REVIEW: Bo Burnham’s ‘Inside’ takes dark comedy to a new level

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Photo obtained from Netflix

Comedian Bo Burnham pushes his self-deprecating dark humor to new depths with his new Netflix special “Inside.”

You may have heard of comedian Bo Burnham from his self-deprecating stand-up comedy acts, countless songs, YouTube channel or even his Vines circa 2015-2016. His career focused mostly on dark humor, black comedy, musical comedy and satire, leaving audiences laughing uncomfortably. After his hiatus in 2016, Netflix released his fifth comedy special, “Inside,” which was unlike any other work he has done before. Shot by himself in his own home in a single room while in quarantine, Burnham put on a one-man show consisting of dark, satirical songs and depressing short monologues where he talks directly to the audience. 

Comedy fans who are unfamiliar with Burnham expecting a lighthearted special are in for a ride. Burnham themes his one-man show around self-deprecation, depression and cynical takes on the world and the internet (specifically noted in songs such as “How the World Works” and “Welcome to the Internet”). It is realized early on that “Inside” does not simply represent life under quarantine, but rather Burnham’s rapidly declining mental health. His room is constantly messy and his hair grows longer as the special progresses. “Inside” is quite the dark comedy that hits too close to home for many. 

The upbeat nature of his songs which incorporate synthesizers, guitar and piano contrast with his morbid lyrics, which is what makes his songs so humorous. For example, in his song “How the World Works” he starts off by singing in a children’s style song about how everything is put on the earth for a reason and that everything works in harmony. He then pulls out a sock puppet he named “Socko.” Socko sings a more cynical verse about the world where he criticizes capitalism and white-washed history with lyrics such as “The world is built with blood! And genocide and exploitation!” The ironic bit is that “Socko” still talks to this “children” audience with such morbid lyrics. Burnham keeps this trend of lyrics prevalent throughout the special, which is what really captivated audiences to such a weird comedy style.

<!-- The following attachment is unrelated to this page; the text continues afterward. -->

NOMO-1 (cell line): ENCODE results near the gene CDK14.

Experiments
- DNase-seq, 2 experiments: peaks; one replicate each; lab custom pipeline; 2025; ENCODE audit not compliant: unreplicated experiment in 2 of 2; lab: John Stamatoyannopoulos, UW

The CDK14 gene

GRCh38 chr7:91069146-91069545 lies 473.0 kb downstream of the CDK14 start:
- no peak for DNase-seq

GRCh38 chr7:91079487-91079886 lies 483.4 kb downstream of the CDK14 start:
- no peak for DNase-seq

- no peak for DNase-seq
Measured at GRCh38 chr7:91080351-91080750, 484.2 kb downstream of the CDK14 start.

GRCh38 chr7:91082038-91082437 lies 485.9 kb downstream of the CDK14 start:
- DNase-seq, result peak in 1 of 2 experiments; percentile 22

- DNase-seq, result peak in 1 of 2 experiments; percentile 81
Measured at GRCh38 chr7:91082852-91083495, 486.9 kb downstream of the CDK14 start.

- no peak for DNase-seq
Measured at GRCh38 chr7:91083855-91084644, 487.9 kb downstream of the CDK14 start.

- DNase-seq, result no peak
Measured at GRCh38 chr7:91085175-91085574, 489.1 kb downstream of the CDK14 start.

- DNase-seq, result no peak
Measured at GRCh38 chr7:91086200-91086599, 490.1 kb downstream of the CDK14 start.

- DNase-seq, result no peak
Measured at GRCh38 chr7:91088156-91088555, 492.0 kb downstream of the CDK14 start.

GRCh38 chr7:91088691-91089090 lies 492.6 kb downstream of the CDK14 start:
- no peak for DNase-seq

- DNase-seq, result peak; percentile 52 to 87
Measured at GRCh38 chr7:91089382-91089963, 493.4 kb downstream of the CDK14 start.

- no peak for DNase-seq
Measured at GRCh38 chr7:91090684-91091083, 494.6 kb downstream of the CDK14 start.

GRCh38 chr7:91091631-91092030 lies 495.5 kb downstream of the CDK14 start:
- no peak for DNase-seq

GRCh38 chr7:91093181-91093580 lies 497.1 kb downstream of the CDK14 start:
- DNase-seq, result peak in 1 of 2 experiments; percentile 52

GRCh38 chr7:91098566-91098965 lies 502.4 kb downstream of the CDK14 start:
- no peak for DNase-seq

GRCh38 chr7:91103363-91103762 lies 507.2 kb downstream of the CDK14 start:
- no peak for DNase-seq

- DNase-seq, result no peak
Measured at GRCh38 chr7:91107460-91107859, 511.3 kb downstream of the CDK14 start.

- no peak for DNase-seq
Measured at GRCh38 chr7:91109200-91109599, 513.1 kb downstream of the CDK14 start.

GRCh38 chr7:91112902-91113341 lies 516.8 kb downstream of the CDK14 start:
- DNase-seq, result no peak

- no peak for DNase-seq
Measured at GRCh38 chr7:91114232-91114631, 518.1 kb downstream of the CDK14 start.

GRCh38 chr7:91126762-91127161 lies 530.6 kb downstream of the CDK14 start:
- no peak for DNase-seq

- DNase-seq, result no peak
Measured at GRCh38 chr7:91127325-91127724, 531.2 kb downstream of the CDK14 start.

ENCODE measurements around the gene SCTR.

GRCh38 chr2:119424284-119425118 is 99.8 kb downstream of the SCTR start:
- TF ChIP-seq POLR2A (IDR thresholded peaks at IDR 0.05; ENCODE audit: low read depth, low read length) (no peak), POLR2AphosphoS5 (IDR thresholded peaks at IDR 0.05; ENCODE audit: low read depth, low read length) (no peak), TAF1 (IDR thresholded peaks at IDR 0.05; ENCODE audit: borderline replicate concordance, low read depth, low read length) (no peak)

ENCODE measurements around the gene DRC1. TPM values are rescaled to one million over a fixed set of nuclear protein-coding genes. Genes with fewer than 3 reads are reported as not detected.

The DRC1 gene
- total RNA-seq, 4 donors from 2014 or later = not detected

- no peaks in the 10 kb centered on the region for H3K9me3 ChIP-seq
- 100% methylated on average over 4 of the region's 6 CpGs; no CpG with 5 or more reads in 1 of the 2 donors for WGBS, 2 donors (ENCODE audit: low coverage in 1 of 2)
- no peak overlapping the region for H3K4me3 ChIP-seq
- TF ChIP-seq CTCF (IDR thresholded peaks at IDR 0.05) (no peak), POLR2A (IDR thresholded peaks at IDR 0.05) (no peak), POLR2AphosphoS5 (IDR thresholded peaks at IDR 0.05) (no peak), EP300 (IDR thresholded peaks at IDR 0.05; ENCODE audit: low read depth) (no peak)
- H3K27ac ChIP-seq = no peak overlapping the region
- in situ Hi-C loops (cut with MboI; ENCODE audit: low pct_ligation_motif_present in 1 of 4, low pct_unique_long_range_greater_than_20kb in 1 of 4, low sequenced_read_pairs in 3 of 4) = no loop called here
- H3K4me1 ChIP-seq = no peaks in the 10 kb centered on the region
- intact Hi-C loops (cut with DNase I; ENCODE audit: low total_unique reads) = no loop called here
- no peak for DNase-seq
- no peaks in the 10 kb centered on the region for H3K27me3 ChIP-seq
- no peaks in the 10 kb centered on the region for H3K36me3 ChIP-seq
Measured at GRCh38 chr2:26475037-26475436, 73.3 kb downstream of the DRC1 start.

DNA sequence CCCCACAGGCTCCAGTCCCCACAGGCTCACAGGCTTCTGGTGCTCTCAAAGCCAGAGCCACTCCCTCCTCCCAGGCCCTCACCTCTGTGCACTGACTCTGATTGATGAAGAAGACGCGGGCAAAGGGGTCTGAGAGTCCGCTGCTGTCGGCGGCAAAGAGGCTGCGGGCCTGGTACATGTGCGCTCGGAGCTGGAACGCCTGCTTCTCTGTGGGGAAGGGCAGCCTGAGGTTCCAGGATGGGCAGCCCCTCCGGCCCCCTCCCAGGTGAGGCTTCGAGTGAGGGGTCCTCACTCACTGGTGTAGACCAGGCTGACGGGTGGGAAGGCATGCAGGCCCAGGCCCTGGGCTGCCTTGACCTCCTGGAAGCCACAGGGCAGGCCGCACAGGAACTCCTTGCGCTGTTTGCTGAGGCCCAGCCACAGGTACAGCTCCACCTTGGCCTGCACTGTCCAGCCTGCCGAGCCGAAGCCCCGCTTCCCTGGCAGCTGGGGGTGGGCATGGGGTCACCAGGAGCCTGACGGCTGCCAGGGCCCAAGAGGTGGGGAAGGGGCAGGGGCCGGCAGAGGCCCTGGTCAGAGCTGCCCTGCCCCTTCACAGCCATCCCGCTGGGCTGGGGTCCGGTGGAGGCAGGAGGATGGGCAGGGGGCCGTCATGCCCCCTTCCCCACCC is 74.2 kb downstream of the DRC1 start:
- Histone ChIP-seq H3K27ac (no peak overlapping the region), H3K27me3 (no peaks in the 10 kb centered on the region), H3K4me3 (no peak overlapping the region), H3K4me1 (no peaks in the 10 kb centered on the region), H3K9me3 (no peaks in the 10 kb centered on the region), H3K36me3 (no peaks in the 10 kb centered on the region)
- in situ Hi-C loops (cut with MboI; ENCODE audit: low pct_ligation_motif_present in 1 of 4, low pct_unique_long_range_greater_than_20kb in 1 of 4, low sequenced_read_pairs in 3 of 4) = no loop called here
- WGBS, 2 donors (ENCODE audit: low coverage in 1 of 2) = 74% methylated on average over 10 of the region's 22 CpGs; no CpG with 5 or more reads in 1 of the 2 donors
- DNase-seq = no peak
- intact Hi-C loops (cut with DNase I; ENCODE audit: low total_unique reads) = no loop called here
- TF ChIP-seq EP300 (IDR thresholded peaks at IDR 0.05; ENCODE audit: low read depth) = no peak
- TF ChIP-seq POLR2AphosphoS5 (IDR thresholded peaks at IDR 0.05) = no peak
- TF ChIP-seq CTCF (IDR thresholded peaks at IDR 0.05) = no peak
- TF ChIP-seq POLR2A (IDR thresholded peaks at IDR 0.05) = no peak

Overall, “Inside” is brilliantly written and artistically shot. As shown in his song “White Woman’s Instagram,” he pokes fun at Instagram tropes, but throughout the music video he poses in his room with various lighting and makeup to represent Instagram cliches. His attention to detail is very captivating throughout the special, especially in portions of this song. All lighting and camera angles were done by Burnham himself in great detail. His talent truly showed through in this special, not just in his comedic efforts but through his videography and editing skills. When he’s not singing, he fills in the gaps with hilarious or dark bumpers. In one instance he parodies YouTube or Twitch gamers by playing a video game based on his time during quarantine. The only tasks he is required to do in the game is cry four times in a row and find a flashlight. Another example is Burnham sitting next to a digital clock reading 11:58 p.m.. He announces that in two minutes, it will be his 30th birthday. As the time ticks, he pathetically celebrates his birthday completely alone. This event is later followed by a song titled “30” in which he laments aging.

To summarize, “Inside” is a must-watch. An article analyzing every metaphor behind his songs would be pages upon pages long. It is an experience meant to be watched without too many spoilers. If you like pop-synth, self-deprecating humor, dark comedy, nonsensical yet hilarious fillers (aka “Bezos I” and “Bezos II”), anti-capitalism and relatable moments of despair, “Inside” will provide everything and more. Even if none of this sounds appealing, appreciating Burnham’s laborious work and incredible talent and dedication is enough to give it a try. This is truly a one-of-a-kind comedy special that not many comedians can pull off.